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In Denial


New member
Jan 13, 2020
Hello, I am new to this forum and new to the issues around Dementia. My mother aged 77 has been suffering from what we are pretty certain is Alzheimers for the past 2 years. She lives with her husband of 79. She is able at times to function 'normally' with others, although often is confused by time, dates, people, names etc. She is physically frail. She has always refused to seek medical help throughout her life, and indeed has always been quite a difficult person to talk to about any emotional/mental health difficulities and now she refuses to acknowledge anything is wrong and her husband has to resort to seceretly emailing me to let me know how things are. She refsues to go to the GP, if the GP were to come to their home their is the distinct possibility she could walk out, become hysterical or break down.

I am seeing my own GP next week under the guise of me being stressed by the situation ( I am!) but in order to get some advice. I wondered how others have dealt with a situation when someone refusesto go to the GP and denies anything is wrong. I have my mothers GPs name and number but doubt he will talk to me without her consent. I also worry about my mothers husband who is dealing with all this on his own. Thanks in advance.


Volunteer Host
Apr 1, 2016
Welcome to Dementia Talking Point @Mudlark

Denial is common with dementia. Obviously it would be best if your mum would go to the GP - perhaps for a “Well woman” check up - as there are treatable conditions which mimic dementia.

Whether or not your mum is diagnosed it might be best to concentrate on getting support for her husband. Perhaps a cleaner or gardener to start with if they haven’t already got these. There is no magic pill for dementia it’s all about managing the symptoms and the situation. The carer needs as much support as the cared for. Being there to share his worries will be a big support to your mum’s OH.

Keep posting and we will do our best to support you.


Registered User
Jul 16, 2019
Hi @Mudlark, welcome to the forum. What you are describing (the refusal to seek medical treatment etc) is very common with your Mum's generation - my Mum was cut of the same cloth! I think speaking to the GP is a sound idea, although he obviously has to respect patient confidentially unless you have got Mum to sign a letter for the GP to say that he can discuss her situation with you. As @Bunpoots suggests he may be able to suggest and assessment to her/and or her husband.

I don't know how close you are located to Mum but it might be worth having a discussion with her husband to ascertain the actual situation i.e. the day to day challenges - what I found when my Mum was in a similar situation supporting my Dad (before she had dementia too) the day to day actual situation was far worse than the presented version, so as not to worry us (if that makes sense?). You will then be in an informed position to decide on what support they both need, whether it be home care, cleaner, gardener, meals on wheels or someone to take Mum out occasionally to give him a break. Has your Mum's husband applied for attendance allowance as it sounds as though he is fulfilling a carers role currently? That could be used to fund additional support (having a formal diagnosis helps with the application). Stay strong and keep posting - all the best.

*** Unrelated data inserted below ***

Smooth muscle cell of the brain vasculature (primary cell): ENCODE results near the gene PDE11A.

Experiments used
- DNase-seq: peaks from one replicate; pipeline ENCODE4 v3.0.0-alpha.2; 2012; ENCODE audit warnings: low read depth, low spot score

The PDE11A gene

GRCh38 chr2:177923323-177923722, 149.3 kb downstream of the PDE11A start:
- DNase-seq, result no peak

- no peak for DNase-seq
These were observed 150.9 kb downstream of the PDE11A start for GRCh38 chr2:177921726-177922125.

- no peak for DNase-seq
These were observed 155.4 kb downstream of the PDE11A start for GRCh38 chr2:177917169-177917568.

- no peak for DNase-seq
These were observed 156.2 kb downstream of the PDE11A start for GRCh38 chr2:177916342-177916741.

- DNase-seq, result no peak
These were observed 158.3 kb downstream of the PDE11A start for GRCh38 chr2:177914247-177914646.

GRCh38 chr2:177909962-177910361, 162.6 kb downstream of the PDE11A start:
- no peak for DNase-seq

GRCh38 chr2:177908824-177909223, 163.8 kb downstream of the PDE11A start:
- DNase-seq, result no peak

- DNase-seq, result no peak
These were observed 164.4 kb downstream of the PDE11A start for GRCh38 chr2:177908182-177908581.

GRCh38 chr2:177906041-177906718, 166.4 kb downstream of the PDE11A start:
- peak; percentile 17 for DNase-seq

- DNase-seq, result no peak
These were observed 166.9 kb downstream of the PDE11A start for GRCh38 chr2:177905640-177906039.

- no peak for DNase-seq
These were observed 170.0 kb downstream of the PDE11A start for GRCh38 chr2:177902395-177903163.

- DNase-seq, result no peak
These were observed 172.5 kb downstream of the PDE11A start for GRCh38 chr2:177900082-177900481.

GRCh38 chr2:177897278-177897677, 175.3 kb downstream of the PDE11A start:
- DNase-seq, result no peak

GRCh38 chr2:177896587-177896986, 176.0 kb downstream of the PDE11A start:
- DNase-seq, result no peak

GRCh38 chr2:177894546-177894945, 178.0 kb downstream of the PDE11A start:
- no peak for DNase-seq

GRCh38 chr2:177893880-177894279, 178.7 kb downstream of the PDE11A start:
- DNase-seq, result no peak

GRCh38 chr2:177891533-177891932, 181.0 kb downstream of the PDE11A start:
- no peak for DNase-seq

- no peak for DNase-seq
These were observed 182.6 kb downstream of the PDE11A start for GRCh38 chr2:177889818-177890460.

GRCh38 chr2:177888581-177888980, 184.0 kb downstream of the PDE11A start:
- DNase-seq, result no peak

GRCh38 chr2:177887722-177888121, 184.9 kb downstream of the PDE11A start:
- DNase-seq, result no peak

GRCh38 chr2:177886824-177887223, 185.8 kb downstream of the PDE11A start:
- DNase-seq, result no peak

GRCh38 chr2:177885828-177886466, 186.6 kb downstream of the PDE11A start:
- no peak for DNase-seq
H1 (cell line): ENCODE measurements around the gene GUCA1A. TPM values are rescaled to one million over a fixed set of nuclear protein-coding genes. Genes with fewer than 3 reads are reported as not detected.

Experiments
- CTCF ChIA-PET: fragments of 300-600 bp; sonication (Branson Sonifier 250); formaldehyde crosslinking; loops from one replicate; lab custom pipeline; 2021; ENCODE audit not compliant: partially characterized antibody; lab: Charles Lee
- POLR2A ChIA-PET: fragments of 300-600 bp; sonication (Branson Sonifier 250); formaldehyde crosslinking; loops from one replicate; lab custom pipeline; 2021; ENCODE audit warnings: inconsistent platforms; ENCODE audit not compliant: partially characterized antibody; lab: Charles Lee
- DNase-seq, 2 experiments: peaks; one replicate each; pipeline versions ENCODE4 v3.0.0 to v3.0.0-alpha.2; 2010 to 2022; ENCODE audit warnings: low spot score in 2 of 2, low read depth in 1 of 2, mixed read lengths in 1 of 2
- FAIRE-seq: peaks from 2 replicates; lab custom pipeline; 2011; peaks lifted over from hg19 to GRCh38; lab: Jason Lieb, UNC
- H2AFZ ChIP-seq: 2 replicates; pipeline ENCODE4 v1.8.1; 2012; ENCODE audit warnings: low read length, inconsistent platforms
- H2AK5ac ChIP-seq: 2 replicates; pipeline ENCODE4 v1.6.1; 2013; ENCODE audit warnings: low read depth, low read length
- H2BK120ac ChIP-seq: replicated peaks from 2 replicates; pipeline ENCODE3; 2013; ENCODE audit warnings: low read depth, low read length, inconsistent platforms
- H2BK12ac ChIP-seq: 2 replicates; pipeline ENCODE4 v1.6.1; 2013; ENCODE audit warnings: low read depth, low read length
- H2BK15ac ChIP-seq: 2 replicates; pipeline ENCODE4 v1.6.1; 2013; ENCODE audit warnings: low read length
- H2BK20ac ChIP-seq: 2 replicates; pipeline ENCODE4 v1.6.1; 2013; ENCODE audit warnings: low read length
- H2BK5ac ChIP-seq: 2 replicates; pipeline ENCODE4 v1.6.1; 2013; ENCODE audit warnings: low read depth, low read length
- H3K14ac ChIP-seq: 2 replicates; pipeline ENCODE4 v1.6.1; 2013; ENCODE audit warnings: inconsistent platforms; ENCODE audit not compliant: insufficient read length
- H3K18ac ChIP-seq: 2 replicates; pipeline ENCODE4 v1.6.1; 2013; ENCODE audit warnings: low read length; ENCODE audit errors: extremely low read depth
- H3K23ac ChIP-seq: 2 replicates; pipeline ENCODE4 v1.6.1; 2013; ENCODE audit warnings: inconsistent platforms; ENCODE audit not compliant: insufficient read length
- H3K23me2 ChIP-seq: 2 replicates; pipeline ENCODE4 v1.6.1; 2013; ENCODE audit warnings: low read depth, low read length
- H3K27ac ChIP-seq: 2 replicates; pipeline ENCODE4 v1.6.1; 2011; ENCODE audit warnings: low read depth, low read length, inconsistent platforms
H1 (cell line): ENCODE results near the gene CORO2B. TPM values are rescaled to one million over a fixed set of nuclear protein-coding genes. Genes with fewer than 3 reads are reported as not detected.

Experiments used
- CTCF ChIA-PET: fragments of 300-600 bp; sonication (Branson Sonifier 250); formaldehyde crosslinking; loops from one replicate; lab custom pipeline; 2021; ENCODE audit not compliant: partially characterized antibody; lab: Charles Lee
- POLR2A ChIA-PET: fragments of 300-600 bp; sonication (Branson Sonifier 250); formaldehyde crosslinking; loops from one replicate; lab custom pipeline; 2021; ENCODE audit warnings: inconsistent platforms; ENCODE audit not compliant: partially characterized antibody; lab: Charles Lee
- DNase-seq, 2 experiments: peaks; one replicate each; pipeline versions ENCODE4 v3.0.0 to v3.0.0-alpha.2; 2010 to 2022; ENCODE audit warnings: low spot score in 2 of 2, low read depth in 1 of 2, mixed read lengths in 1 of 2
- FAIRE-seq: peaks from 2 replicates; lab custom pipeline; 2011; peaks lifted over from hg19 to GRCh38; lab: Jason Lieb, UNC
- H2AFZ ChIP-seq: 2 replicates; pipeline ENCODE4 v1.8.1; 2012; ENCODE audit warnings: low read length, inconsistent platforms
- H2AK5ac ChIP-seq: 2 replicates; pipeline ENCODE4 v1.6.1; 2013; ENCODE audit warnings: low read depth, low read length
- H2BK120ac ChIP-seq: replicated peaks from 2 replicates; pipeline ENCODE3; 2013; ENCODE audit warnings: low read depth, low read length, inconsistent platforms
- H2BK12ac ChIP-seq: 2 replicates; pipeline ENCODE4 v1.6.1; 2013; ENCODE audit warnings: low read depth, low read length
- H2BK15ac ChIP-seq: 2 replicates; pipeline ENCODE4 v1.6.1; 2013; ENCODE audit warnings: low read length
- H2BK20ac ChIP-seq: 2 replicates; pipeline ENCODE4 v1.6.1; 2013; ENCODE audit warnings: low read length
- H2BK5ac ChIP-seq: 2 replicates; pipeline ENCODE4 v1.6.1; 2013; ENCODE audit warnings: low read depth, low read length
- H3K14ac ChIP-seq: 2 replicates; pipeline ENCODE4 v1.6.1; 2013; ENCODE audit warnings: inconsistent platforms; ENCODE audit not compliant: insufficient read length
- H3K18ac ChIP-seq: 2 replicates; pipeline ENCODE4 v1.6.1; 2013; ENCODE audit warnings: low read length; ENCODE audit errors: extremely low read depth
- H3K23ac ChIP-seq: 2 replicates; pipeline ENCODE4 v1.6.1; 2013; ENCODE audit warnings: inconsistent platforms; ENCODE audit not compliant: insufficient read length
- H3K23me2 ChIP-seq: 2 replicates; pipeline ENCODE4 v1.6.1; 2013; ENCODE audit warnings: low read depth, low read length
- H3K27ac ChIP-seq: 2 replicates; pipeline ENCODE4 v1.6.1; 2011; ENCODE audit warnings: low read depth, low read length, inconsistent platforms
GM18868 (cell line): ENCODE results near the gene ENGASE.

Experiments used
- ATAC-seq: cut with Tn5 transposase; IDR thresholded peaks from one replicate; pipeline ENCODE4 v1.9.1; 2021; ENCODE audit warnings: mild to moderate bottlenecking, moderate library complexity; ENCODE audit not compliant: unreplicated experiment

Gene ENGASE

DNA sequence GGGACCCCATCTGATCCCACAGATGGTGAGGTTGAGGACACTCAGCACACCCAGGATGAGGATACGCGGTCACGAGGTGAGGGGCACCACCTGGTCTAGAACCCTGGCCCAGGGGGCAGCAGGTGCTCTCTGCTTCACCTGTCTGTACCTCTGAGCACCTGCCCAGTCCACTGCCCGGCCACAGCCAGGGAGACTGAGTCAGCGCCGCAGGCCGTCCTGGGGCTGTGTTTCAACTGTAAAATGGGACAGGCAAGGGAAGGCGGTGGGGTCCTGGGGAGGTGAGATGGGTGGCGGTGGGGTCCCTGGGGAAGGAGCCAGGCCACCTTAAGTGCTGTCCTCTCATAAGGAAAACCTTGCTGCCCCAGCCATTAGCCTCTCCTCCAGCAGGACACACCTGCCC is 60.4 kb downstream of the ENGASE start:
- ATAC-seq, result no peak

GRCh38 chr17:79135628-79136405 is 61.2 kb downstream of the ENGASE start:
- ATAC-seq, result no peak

New member
Jan 13, 2020
Thank you @Bunpoots and @Pete1 for your reply's. My mother was 'difficult' before this happened, and always refused to see Dr's. I live reasonaly close and have spoken to her husband via email and although he is willing to discuss it and accepts that she is ill, he feels he is 'betraying' her by telling me about it and is reluctant, at the moment, to accept help, I am not sure how I will persuade them to accept help such as a cleaner, I can only imagine some kind of crisis will occur and force the situation. Thanks for mentioning attendance allowance, I hadn't heard of that, I shall look into it.


Registered User
Jan 23, 2019
High Peak
Your mother needs to see a doctor but refuses, so subterfuge is needed.

Work on her husband. He may feel like he's betraying her but he's actually denying her the help she needs. Depending on the diagnosis, there may be drugs she can take to slow down the progress of dementia. It's also possible something else is the cause of her symptoms so it's really important to see the GP and find out.

Your mum's GP can't talk to you without permission but does have to listen to your concerns. If you write to him/her with a bullet list of the things your mum is doing and explain her reluctance to seek help, you might get some action. Tell them how worried you are and that they have a duty of care for a vulnerable adult. A good GP will either call your mum in on the pretence of a 'well-woman' check-up or something similar or arrange a home visit. At the very least, your letter will be on their records for the future.

This 'elephant in the room' stage is really hard, especially when a partner is colluding.(Though I do understand his reasons!)

Best of luck - I hope you don't have to wait for a crisis.